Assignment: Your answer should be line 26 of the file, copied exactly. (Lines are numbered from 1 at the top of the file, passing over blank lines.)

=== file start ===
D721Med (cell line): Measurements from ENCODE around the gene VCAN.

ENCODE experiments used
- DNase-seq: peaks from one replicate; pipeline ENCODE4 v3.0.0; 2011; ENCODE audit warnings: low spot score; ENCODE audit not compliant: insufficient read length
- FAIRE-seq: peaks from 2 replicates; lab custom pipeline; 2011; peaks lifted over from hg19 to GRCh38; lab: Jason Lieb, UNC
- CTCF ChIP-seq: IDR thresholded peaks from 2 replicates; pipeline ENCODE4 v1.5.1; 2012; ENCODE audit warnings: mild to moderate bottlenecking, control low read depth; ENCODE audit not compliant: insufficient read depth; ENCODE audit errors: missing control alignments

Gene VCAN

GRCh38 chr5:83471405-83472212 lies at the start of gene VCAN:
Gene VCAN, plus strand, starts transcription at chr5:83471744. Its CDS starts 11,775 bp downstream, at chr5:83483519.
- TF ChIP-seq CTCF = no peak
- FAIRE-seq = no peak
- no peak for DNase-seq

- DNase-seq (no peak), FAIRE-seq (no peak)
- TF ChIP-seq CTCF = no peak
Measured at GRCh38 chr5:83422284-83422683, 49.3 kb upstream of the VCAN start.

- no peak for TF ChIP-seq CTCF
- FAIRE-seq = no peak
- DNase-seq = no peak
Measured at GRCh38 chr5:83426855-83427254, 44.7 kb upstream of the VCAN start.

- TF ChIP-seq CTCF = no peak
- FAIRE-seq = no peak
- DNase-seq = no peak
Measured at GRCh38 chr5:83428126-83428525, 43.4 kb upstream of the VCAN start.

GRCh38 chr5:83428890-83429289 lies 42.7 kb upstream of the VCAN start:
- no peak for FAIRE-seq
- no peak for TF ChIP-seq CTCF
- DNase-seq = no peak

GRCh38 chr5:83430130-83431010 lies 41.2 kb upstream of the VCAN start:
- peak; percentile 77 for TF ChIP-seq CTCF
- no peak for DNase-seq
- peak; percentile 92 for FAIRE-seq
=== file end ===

- DNase-seq = no peak